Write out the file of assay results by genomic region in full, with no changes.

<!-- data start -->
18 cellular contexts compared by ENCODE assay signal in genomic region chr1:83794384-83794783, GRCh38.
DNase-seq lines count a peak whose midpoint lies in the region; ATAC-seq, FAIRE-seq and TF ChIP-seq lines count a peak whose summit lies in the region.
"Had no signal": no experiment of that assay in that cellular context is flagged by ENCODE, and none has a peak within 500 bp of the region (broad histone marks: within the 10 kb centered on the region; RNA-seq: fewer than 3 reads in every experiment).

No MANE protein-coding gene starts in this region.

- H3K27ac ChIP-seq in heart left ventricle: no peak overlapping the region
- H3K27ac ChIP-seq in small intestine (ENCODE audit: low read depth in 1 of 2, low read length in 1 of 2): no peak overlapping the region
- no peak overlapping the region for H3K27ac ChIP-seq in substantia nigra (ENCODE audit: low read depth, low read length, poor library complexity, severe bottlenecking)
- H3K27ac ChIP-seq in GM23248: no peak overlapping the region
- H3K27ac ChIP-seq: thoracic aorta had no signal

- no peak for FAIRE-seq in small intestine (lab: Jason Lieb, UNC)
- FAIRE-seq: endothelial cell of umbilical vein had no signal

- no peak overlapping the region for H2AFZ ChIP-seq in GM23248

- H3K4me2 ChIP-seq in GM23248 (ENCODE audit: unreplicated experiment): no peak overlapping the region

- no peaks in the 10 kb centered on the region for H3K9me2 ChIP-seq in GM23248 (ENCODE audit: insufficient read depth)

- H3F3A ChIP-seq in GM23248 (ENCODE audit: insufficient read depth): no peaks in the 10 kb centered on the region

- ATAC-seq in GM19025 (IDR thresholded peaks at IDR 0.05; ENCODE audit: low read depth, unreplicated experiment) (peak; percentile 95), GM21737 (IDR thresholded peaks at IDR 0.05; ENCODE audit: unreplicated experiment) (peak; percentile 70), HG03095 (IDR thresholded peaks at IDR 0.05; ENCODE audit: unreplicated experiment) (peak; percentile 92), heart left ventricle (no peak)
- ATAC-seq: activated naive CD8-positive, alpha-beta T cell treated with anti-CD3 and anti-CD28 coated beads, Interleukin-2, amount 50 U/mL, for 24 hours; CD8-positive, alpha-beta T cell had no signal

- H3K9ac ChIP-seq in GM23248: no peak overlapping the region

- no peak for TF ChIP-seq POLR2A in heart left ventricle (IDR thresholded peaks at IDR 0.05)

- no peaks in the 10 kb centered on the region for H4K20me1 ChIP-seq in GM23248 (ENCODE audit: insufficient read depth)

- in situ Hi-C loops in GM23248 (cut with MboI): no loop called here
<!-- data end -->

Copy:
18 cellular contexts compared by ENCODE assay signal in genomic region chr1:83794384-83794783, GRCh38.
DNase-seq lines count a peak whose midpoint lies in the region; ATAC-seq, FAIRE-seq and TF ChIP-seq lines count a peak whose summit lies in the region.
"Had no signal": no experiment of that assay in that cellular context is flagged by ENCODE, and none has a peak within 500 bp of the region (broad histone marks: within the 10 kb centered on the region; RNA-seq: fewer than 3 reads in every experiment).

No MANE protein-coding gene starts in this region.

- H3K27ac ChIP-seq in heart left ventricle: no peak overlapping the region
- H3K27ac ChIP-seq in small intestine (ENCODE audit: low read depth in 1 of 2, low read length in 1 of 2): no peak overlapping the region
- no peak overlapping the region for H3K27ac ChIP-seq in substantia nigra (ENCODE audit: low read depth, low read length, poor library complexity, severe bottlenecking)
- H3K27ac ChIP-seq in GM23248: no peak overlapping the region
- H3K27ac ChIP-seq: thoracic aorta had no signal

- no peak for FAIRE-seq in small intestine (lab: Jason Lieb, UNC)
- FAIRE-seq: endothelial cell of umbilical vein had no signal

- no peak overlapping the region for H2AFZ ChIP-seq in GM23248

- H3K4me2 ChIP-seq in GM23248 (ENCODE audit: unreplicated experiment): no peak overlapping the region

- no peaks in the 10 kb centered on the region for H3K9me2 ChIP-seq in GM23248 (ENCODE audit: insufficient read depth)

- H3F3A ChIP-seq in GM23248 (ENCODE audit: insufficient read depth): no peaks in the 10 kb centered on the region

- ATAC-seq in GM19025 (IDR thresholded peaks at IDR 0.05; ENCODE audit: low read depth, unreplicated experiment) (peak; percentile 95), GM21737 (IDR thresholded peaks at IDR 0.05; ENCODE audit: unreplicated experiment) (peak; percentile 70), HG03095 (IDR thresholded peaks at IDR 0.05; ENCODE audit: unreplicated experiment) (peak; percentile 92), heart left ventricle (no peak)
- ATAC-seq: activated naive CD8-positive, alpha-beta T cell treated with anti-CD3 and anti-CD28 coated beads, Interleukin-2, amount 50 U/mL, for 24 hours; CD8-positive, alpha-beta T cell had no signal

- H3K9ac ChIP-seq in GM23248: no peak overlapping the region

- no peak for TF ChIP-seq POLR2A in heart left ventricle (IDR thresholded peaks at IDR 0.05)

- no peaks in the 10 kb centered on the region for H4K20me1 ChIP-seq in GM23248 (ENCODE audit: insufficient read depth)

- in situ Hi-C loops in GM23248 (cut with MboI): no loop called here